Both of these, like Christchurch Mansion, are free. You’ll pay a meagre sum to get into the Clifford Road Air Raid Shelter Museum east of the town centre, if it’s open while you’re in town. Slightly further out of town in that direction is the admirable Ipswich Transport Museum, which is more often open on a Sunday than a Saturday.
It would be inconsistent in this context not to mention another unique contribution Ipswich makes to life’s rich tapestry. It is the home of the Museum of Knots & Sailor’s Ropework.
This is the creation of Des Pawson MBE and his wife Liz. The Museum’s collection is housed in a shed that Channel 4 has featured on Shed of the Year, and you can visit it by appointment. Alternatively, you might chance across a large selection from the collection in a window display in Ipswich’s Waterfront area.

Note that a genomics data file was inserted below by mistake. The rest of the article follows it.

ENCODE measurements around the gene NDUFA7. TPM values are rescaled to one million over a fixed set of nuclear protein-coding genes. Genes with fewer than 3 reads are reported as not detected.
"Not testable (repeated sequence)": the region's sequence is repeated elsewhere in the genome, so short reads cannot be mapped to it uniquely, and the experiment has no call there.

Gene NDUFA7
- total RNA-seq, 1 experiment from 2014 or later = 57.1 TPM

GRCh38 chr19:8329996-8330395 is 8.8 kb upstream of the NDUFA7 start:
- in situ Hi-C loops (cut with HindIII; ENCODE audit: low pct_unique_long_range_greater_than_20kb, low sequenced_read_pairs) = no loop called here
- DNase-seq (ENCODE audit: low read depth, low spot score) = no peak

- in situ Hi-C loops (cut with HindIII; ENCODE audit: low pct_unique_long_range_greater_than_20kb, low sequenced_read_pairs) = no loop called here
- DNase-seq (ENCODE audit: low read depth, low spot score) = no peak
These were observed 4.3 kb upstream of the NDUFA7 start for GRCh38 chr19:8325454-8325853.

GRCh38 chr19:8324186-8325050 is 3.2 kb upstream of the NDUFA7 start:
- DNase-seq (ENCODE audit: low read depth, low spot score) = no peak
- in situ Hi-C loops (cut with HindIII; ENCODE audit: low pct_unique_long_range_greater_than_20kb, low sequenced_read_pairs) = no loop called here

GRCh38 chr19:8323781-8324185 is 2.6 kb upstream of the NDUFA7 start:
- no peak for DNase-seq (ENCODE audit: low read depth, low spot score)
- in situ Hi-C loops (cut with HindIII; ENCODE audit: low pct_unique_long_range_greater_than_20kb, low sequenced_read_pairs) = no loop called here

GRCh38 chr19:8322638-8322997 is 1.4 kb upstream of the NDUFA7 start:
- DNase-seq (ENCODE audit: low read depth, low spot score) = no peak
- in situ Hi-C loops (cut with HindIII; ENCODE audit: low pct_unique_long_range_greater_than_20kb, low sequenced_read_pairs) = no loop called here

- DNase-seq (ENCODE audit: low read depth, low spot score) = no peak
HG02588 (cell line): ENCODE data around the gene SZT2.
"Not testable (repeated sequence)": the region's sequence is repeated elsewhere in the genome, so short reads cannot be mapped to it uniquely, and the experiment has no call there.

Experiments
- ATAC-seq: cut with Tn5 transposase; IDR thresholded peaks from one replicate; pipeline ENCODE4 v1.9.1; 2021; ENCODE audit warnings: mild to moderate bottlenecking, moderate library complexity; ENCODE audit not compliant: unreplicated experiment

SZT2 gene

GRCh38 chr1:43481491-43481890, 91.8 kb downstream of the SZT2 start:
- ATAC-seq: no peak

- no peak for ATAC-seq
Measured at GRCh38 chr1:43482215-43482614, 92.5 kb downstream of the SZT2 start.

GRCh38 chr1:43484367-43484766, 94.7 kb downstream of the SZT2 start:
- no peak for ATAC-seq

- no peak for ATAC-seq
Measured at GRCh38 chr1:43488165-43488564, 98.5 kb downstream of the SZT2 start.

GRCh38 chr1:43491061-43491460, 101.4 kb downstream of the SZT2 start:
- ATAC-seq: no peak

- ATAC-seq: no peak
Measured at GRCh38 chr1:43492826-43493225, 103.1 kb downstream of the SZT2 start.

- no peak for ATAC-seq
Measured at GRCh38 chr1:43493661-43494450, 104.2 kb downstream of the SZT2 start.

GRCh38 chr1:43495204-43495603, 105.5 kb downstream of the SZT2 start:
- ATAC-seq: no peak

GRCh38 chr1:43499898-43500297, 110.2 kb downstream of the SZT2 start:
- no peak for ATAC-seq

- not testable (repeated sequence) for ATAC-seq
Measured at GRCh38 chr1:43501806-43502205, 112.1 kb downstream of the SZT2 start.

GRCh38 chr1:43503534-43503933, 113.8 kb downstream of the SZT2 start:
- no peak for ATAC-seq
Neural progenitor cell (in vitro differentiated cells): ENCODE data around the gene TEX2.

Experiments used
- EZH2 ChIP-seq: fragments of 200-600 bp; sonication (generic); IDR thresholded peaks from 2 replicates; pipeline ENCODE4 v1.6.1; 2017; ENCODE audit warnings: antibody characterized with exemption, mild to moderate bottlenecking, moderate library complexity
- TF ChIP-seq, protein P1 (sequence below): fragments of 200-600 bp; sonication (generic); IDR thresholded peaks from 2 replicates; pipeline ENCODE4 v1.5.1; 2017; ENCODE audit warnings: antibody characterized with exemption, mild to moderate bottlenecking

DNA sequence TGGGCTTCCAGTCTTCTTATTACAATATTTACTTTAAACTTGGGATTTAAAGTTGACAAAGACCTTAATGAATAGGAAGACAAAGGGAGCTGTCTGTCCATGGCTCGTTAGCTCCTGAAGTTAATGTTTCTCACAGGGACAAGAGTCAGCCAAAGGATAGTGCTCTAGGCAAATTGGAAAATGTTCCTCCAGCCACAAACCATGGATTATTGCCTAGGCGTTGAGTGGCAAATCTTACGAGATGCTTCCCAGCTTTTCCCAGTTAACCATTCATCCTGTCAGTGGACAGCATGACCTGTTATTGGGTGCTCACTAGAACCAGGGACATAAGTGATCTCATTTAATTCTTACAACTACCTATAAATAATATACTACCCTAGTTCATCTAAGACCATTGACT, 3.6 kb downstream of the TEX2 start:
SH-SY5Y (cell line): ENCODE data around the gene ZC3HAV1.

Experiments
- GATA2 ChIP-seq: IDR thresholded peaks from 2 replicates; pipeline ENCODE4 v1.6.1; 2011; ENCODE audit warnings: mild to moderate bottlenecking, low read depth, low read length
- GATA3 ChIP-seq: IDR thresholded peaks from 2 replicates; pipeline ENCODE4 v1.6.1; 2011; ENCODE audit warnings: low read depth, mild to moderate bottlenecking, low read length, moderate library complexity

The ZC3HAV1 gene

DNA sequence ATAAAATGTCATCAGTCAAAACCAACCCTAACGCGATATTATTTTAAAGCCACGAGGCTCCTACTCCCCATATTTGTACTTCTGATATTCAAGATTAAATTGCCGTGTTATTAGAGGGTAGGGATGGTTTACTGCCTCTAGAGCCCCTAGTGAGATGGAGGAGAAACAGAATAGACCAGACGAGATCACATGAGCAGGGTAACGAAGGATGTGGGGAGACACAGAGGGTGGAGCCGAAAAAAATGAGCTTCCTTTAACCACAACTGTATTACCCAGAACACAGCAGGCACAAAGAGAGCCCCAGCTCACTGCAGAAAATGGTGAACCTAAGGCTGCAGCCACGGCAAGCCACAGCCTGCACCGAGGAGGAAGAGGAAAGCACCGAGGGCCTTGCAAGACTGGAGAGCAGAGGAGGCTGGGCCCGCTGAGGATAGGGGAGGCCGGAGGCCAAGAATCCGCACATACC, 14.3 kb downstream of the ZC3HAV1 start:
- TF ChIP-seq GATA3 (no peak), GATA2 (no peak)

As with other such specialist displays, the science of knots and ropework involves a distinctive and appealing vocabulary. Central to this aspect of seamanship is a large conical tool known as a ‘fid’. A setting or stretching fid would have been used with the help of a mallet to stretch the cringles. But of course.
The Window Museum is produced by the Ipswich Maritime Trust, which promotes an association with the sea going back to the seventh century. The Trust’s success is evident in the thriving Waterfront district. The Ipswich ‘wet dock’, once regarded as the largest enclosed dock in the country, has undergone regeneration in the past 20 years and the job is not yet finished, but the results are already apparent: a sparkling marina, quayside restaurants, water-borne leisure activities and a gradual reclamation of the area for the life of the town – and its visitors.